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Feb 27, 2012

Medieval Mondays: Viking trading ships

The Vikings were some of the greatest shipbuilders of the premodern world. A lot of people don't realize, however, that the famous longship was only used for raiding and warfare. It was too narrow to safely take across the open ocean and would quickly swamp in heavy seas. Norsemen hugged the coasts with their longships when they went a-Viking.

So what boat did they use for their famous voyages to Iceland, Greenland, and Vinland (North America)? This one. It's called a knörr. Like all Viking ships it was clinker-built, meaning of overlapping oaken planks lashed together to naturally curved timber and fastened with iron rivets. Fitted with a square sail and a side rudder called a steer-board (hence the name starboard), they could carry up to 40 tons of cargo. they could be up to 60 feet long and carried a crew of 15-20 people.

Since knorrir didn't have much of a keel and the steer-board could be taken up, they could sail in as little as five feet of water and be run onto a beach. They had very little draft and thus bobbed along the surface of the ocean. It was also somewhat flexible, giving in heavy seas. This kept the hull from cracking.

Several reproductions have been made and modern sailors are universal in their praise of the knörr's seaworthiness. in 1932, a knörr called the Roald Amundsen after the Arctic explorer sailed one of the routes used by Columbus to the New World and made it there in only 2/3 the time it took Columbus! It was then sailed from Newfoundland to Norway.

The Vikings were smart with more than just shipbuilding; they were expert navigators too. They used a special crystal called a sun stone to determine the position of the sun on overcast days.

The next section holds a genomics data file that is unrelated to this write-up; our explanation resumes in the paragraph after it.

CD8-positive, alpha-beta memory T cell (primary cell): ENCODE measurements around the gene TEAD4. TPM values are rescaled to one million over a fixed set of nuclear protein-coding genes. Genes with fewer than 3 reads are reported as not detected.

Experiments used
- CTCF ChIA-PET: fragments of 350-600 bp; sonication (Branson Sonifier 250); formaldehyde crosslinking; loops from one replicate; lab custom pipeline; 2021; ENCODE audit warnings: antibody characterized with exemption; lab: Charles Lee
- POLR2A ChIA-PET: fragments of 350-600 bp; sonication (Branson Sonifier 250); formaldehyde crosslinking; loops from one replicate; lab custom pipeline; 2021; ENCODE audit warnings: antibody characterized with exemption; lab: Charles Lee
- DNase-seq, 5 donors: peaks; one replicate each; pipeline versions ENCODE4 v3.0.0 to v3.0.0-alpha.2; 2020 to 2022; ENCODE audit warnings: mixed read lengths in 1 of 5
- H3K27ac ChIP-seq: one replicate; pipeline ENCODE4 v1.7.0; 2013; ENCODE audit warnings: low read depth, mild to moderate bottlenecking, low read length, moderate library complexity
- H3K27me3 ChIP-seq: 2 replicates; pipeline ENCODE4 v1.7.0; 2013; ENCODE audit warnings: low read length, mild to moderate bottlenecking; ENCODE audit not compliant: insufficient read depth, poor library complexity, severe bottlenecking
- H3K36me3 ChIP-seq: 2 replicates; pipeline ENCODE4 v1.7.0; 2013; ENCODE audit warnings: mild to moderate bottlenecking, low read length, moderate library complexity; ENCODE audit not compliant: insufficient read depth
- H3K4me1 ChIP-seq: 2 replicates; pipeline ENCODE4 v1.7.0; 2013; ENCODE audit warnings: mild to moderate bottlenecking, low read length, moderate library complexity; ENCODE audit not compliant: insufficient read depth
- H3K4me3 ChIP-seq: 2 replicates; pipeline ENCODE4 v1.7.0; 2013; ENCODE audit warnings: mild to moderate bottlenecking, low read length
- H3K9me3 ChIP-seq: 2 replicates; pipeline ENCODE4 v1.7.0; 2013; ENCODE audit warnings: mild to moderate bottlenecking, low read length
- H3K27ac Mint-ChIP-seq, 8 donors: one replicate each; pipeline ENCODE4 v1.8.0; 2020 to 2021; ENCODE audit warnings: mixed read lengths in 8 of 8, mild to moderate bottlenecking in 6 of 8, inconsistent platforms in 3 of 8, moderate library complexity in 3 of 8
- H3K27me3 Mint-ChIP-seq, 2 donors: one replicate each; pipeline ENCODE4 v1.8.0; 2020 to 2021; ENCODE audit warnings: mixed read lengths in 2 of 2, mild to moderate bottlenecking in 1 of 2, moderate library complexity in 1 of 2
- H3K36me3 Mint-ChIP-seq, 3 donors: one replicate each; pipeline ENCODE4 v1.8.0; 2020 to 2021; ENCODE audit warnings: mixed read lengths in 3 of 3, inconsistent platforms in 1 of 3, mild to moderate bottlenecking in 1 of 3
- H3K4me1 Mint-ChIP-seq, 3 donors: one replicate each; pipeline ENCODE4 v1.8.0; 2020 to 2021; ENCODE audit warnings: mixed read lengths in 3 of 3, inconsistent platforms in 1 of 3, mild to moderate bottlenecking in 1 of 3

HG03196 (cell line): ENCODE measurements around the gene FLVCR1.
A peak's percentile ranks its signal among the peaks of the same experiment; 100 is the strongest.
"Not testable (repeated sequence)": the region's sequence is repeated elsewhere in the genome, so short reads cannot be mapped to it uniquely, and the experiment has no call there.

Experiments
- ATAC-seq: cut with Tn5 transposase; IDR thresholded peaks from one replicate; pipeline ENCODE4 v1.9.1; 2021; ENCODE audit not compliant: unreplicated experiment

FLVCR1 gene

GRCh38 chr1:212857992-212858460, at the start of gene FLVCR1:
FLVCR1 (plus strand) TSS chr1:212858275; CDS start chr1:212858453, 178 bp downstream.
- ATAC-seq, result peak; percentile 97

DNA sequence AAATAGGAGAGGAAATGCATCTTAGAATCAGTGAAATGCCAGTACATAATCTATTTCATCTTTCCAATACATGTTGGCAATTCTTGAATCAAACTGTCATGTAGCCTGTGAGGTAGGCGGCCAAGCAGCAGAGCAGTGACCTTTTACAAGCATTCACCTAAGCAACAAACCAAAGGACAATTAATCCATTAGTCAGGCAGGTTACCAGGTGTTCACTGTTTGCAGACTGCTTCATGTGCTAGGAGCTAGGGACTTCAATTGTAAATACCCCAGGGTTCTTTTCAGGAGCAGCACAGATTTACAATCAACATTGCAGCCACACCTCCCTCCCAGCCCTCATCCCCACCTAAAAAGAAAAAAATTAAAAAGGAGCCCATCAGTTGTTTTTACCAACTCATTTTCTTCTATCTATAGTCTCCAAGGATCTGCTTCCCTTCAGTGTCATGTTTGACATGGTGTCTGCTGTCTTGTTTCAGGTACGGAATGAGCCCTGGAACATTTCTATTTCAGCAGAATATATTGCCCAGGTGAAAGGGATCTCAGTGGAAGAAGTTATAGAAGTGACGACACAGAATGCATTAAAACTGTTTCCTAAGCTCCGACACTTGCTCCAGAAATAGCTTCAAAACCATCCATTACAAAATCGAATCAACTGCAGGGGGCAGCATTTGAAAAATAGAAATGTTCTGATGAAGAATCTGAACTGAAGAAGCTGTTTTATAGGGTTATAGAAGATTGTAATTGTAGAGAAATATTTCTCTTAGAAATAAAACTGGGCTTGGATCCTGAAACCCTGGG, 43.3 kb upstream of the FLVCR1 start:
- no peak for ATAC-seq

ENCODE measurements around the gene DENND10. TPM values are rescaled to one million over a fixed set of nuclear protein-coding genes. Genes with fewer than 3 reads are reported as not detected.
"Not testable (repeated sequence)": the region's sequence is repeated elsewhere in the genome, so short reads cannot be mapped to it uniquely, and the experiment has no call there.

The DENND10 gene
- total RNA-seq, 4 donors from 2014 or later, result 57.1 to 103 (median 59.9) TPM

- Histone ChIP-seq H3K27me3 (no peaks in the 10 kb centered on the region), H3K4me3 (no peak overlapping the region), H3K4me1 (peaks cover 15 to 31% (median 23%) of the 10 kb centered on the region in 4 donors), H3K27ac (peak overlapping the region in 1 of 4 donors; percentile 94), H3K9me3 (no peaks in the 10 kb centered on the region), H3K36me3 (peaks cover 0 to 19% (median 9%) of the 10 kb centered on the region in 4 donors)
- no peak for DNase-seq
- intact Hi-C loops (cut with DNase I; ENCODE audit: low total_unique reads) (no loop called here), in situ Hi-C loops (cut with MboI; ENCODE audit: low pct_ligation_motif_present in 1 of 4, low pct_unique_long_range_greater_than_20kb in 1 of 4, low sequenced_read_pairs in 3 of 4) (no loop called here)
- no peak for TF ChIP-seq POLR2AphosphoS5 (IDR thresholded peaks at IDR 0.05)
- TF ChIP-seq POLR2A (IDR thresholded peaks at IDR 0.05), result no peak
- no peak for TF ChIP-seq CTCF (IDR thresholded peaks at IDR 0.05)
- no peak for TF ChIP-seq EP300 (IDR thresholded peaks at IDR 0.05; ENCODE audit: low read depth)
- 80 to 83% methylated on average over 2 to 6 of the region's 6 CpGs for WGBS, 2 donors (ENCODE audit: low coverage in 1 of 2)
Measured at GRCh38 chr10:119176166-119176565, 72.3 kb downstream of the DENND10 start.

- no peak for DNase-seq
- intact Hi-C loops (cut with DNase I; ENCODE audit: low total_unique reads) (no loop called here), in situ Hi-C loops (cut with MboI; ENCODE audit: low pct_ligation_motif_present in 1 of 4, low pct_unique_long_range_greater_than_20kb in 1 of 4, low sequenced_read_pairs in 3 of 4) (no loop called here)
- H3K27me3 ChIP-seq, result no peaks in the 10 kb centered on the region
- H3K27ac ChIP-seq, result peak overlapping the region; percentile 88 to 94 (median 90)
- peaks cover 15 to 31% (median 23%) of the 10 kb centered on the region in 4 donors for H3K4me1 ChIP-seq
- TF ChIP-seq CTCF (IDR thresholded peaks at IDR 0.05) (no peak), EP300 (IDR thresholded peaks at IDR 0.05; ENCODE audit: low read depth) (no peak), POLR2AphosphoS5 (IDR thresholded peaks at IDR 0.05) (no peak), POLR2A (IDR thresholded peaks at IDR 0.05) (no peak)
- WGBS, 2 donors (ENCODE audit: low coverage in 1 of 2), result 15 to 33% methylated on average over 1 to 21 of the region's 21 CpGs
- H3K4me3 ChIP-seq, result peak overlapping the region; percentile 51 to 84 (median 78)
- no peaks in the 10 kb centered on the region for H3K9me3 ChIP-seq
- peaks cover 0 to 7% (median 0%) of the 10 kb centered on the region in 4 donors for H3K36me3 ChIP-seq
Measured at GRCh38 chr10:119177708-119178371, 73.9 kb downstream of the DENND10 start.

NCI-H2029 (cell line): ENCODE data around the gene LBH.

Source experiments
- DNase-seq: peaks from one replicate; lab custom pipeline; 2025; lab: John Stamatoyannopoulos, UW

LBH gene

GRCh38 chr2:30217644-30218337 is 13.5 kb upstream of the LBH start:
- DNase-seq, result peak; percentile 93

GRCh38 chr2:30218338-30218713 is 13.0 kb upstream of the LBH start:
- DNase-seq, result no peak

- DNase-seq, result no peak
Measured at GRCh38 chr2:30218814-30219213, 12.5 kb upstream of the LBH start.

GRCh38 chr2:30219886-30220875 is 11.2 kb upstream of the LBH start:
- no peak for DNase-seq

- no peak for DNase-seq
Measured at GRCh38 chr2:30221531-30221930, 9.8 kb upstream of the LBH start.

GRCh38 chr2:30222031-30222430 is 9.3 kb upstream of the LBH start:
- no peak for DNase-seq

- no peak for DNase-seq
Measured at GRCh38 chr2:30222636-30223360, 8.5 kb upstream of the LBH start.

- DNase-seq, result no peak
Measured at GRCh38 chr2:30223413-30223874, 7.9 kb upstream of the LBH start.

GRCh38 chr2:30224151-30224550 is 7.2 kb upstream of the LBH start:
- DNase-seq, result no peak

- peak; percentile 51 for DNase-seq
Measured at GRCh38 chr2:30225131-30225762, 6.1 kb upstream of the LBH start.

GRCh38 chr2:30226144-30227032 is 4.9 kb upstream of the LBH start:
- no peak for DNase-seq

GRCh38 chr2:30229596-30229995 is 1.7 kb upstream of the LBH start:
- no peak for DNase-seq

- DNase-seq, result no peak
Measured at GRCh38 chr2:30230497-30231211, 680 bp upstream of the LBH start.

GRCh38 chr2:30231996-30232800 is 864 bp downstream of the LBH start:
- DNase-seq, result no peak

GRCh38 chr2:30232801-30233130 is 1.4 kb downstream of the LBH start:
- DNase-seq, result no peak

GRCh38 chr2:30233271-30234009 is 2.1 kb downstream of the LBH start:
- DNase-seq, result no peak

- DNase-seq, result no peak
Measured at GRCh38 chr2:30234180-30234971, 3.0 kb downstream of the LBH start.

Photo courtesy Wikipedia.


  1. Ah...interesting. I've been researching knarrs lately, and I'd read that they can't come up close in shallower waters, so they'd boat back and forth w/small ship-boats. Just trying to get to the bottom of these facts since my historical novel is about Vikings. Long may their lore live! Thanks for posting!

    1. According to the book West Viking by Farley Mowat, the knorrir could run up on a beach. He was himself a sailor and based his observations on two reconstructed ships.
      One was a replica of the Gokstad ship, a tenth-century karv from a ship grave in Norway. A karv was a smaller version of the knörr. The other was the reconstructed knörr called the Roald Amundsen.
      Mowat emphasizes that one of the main advantages of the knörr was that it could sail in very shallow waters and thus penetrate up fjords and rivers very far inland. This made them useful as trading vessels.
      Interesting that your sources say otherwise. Which sources are you using?

  2. I'm basing it on The Vikings book, 2006 (forward Magnus Magnusson) and Viking Voyage, one in which the main guy W. Hodding Carter, rebuilt a Viking knarr. Both books seem to indicate the knarr is too heavy to pull into the shallower waters. I was thinking the longships were the ones w/the advantage of pulling up closer, as their keels are shallower, right? Anyway, come over and comment on my blog if you find anything else! I've already written this into my novel, and I want to be as historically accurate as possible.